To equip our residents with advanced skills to contribute to their respective future fields and allow them to be able to address an ever-changing health care environment, all residents will complete a one-year program of value-added post-graduate scholarship / training after their third year of clinical training. The Program Director will work with each resident during their PGY II and III years to identify the most advantageous opportunity and options and assist each resident with implementation to ensure success.
Research: This option will include a one-year period that is dedicated to scholarship to promote a deeper understanding of unity between excellence of care, lifelong learning, and scientific pursuit. With the help of the PD, during the first years of training, the resident will establish his/her area of primary interest [i.e desired field of future practice or academic involvement]; the PD, the Director of Surgical Research, and/or program faculty will assist the resident to find a well-established and highly productive research lab/ mentor; the residents will spend time during the second half of their PGY III year to prepare and are encouraged to begin working on a grant and/or specific research proposals to optimize the effectiveness of their value-added year.
Care of the Critically Ill Patient/Trauma*: The program will allow residents to pursue an in-residency, one-year critical care/trauma/acute care fellowship or a burn fellowship at any high-quality accredited institution; the CC/trauma/acute care fellowship is designed to address the changing definition of what is a "general surgeon" and the increasing community needs for highly trained surgical specialists capable of caring for the critically ill, the injured and emergency surgical patients. This fellowship, after successful completion, will enable the resident to sit for the certifying examination in surgical critical care.
Additional Qualifications/Degrees*: The program will allow residents to pursue an advanced degree related to their future career aspirations.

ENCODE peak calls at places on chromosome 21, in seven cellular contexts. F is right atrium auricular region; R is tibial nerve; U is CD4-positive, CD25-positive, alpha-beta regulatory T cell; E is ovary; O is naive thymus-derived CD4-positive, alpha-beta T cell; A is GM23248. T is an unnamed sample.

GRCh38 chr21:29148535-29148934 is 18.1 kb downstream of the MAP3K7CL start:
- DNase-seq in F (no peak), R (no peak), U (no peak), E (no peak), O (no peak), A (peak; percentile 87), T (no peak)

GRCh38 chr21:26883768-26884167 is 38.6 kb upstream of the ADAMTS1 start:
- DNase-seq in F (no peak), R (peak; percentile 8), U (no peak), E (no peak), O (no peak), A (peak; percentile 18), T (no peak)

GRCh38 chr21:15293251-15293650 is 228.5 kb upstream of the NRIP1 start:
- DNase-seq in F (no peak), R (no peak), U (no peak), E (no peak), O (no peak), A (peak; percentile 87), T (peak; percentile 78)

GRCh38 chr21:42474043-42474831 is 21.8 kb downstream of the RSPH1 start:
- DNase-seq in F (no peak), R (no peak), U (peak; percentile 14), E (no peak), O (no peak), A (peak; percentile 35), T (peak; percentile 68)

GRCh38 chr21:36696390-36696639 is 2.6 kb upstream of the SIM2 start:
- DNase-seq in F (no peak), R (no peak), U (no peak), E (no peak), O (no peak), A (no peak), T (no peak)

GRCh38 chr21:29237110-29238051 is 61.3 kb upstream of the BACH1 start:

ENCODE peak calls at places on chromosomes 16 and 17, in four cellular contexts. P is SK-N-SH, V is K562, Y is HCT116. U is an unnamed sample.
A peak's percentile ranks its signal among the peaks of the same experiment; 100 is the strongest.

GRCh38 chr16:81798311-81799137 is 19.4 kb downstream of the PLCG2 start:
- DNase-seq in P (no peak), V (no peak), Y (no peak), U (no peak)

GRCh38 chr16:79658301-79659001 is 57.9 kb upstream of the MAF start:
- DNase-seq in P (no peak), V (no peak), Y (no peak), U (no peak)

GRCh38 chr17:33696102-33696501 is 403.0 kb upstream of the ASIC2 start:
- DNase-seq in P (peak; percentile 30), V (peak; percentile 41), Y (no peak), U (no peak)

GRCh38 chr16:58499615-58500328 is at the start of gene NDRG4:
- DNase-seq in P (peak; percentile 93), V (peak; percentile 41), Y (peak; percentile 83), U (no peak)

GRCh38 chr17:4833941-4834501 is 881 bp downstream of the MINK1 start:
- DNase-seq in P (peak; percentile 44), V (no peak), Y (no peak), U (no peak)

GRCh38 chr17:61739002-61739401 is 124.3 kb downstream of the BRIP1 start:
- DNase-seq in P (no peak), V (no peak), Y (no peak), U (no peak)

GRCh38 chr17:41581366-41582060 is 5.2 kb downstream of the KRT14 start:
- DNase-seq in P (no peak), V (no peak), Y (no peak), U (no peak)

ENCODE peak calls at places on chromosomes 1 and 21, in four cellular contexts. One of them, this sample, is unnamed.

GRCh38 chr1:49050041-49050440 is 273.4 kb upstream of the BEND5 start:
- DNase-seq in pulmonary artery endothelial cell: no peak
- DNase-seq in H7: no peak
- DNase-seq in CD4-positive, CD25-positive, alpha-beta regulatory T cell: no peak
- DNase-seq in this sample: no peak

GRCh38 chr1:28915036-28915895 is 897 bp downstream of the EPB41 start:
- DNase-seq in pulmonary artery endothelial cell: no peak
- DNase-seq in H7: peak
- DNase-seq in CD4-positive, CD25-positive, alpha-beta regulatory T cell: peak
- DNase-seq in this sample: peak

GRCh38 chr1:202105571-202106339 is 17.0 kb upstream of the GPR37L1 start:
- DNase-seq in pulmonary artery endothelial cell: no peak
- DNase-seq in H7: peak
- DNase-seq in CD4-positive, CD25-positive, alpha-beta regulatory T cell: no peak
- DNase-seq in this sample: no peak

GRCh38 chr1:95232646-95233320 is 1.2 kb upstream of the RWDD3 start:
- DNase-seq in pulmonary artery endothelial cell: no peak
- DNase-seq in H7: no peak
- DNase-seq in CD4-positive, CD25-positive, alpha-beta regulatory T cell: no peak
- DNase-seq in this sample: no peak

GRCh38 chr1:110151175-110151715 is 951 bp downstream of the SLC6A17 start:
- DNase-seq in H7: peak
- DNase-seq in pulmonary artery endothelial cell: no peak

The Business of Medicine: A one-year executive MBA program, to teach the basics of financial and business management, leadership, strategy and negotiation, operations, marketing, innovation and so forth.
Public Health/Health Care Administration: A one-year MPH or MHS program would be designed to teach the resident the concepts and issues around epidemiology, public health and research (evidence-based medicine).
Hospital Management: A one-year MMM or MHA program would allow a resident with such aspirations to gain deeper insight into the management of hospitals and health-systems. Other options can be considered on an individual basis and are subject to PD approval.
Prior to making a choice regarding the value-added year, each resident will discuss their career and value-added year plans with the Program Director and with faculty mentors and fellow residents who have already undergone this experience, as appropriate, to assure optimal fit with their career goals. The Program Director will guide and will ultimately approve the appropriate choice for each resident. To a limited degree the program may be able to approve deviations from the one-year commitment: residents who want to pursue certain highly competitive fellowships or wish to pursue an academic career may be able to engage in a two-year research opportunity; residents who are not planning to pursue highly competitive fellowships and wish to pursue a more community-based clinical career, may be allowed to forego the extra year of training; these alternate pathways are not guaranteed at the outset of each resident’s training [the expectation is completion of one year] and are subject to the Program Director’s approval on an individual basis.
During the value-added year, the resident’s salary and benefits will be paid by Florida Atlantic University. To maintain clinical involvement residents are expected to do 4 resident call shifts per month. If the resident is pursuing his/her value-added year opportunity away from FAU, call will be completed through a week of night float every other month. The resident will be responsible for their cost of living, any tuition costs related to advanced degrees, and all funding related to a second year of research.
During the value-added year residents are expected to audit the core curriculum, successfully complete the monthly curriculum tests, and the annual ABSITE examination. The resident’s progress during the value-year will be monitored by the Program Director, and each resident will undergo the semi-annual formative evaluations.
*admission to a critical care fellowship or advanced degree program is subject to the resident successfully applying to that program’s selection process.